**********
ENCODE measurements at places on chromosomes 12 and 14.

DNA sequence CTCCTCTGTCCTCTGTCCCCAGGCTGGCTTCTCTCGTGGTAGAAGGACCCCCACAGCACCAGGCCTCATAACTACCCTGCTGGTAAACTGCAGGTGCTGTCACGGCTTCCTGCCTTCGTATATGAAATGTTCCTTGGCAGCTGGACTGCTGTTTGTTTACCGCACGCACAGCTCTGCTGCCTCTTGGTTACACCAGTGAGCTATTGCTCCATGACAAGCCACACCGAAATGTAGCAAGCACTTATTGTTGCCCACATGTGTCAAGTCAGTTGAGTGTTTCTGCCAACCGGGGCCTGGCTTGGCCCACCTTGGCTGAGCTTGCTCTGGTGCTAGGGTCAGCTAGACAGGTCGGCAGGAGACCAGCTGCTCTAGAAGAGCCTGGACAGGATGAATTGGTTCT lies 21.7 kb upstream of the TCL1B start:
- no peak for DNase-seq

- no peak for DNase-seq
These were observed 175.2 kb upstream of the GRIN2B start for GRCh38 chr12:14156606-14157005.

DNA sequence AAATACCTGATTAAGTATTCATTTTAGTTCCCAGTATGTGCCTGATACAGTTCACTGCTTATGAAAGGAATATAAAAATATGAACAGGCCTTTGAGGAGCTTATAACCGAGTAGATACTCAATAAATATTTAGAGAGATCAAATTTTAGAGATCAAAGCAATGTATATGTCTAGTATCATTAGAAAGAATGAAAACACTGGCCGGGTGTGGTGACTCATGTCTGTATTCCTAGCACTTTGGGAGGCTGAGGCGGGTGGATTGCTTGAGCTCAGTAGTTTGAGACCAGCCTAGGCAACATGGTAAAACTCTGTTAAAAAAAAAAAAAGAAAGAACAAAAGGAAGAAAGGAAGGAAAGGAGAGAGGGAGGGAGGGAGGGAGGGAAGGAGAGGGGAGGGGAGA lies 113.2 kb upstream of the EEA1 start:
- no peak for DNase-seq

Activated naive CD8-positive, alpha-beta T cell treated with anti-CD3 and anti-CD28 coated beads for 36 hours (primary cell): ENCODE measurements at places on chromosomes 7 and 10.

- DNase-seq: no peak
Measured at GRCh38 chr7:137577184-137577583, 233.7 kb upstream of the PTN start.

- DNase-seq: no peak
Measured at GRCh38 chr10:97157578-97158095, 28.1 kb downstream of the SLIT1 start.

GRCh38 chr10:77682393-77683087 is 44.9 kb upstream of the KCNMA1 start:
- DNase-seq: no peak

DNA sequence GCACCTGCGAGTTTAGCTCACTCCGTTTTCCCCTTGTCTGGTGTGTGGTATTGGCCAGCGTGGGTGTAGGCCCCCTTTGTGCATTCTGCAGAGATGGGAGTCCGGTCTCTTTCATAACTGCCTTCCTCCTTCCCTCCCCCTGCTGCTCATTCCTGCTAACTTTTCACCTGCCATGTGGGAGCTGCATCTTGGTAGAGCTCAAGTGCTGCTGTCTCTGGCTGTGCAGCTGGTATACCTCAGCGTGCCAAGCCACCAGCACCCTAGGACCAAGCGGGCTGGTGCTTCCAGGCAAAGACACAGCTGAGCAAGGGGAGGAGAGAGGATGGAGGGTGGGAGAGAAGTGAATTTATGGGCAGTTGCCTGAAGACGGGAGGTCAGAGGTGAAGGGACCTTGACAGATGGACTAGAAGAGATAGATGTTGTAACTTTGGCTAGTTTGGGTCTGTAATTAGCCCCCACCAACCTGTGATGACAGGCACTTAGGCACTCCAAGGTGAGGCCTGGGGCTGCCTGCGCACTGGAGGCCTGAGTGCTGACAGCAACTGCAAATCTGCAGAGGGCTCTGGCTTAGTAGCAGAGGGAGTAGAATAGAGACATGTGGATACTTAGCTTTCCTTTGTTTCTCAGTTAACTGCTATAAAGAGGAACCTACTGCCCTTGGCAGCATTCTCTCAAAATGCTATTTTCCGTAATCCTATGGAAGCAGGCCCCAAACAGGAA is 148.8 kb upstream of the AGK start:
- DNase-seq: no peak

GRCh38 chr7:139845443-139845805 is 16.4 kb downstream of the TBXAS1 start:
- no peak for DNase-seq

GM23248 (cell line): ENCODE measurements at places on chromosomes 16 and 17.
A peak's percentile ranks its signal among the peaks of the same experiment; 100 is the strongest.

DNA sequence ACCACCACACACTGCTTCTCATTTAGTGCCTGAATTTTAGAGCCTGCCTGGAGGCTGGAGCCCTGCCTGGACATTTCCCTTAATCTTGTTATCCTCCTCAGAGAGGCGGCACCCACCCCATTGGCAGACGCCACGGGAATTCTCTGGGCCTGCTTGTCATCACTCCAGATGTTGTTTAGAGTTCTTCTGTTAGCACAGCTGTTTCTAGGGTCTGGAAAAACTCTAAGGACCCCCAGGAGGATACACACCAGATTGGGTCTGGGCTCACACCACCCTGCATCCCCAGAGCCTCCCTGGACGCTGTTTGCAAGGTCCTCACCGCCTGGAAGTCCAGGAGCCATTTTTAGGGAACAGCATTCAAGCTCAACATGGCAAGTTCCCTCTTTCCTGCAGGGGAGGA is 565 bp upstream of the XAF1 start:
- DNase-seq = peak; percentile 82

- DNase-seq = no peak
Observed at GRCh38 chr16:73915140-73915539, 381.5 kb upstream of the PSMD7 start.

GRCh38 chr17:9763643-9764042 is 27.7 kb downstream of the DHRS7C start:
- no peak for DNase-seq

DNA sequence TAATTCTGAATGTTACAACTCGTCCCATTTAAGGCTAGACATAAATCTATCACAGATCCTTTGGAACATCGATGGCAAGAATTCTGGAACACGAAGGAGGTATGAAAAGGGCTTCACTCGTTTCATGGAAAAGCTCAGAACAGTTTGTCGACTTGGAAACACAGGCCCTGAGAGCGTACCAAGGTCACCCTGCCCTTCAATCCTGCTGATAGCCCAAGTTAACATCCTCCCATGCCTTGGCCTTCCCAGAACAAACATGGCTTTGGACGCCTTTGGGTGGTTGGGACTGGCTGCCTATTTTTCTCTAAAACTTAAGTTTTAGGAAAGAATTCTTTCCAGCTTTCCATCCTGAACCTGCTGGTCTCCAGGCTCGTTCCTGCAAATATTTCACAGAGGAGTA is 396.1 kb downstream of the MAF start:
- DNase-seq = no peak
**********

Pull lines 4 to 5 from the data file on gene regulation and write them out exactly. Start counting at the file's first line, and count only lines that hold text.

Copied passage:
- no peak for DNase-seq
These were observed 175.2 kb upstream of the GRIN2B start for GRCh38 chr12:14156606-14157005.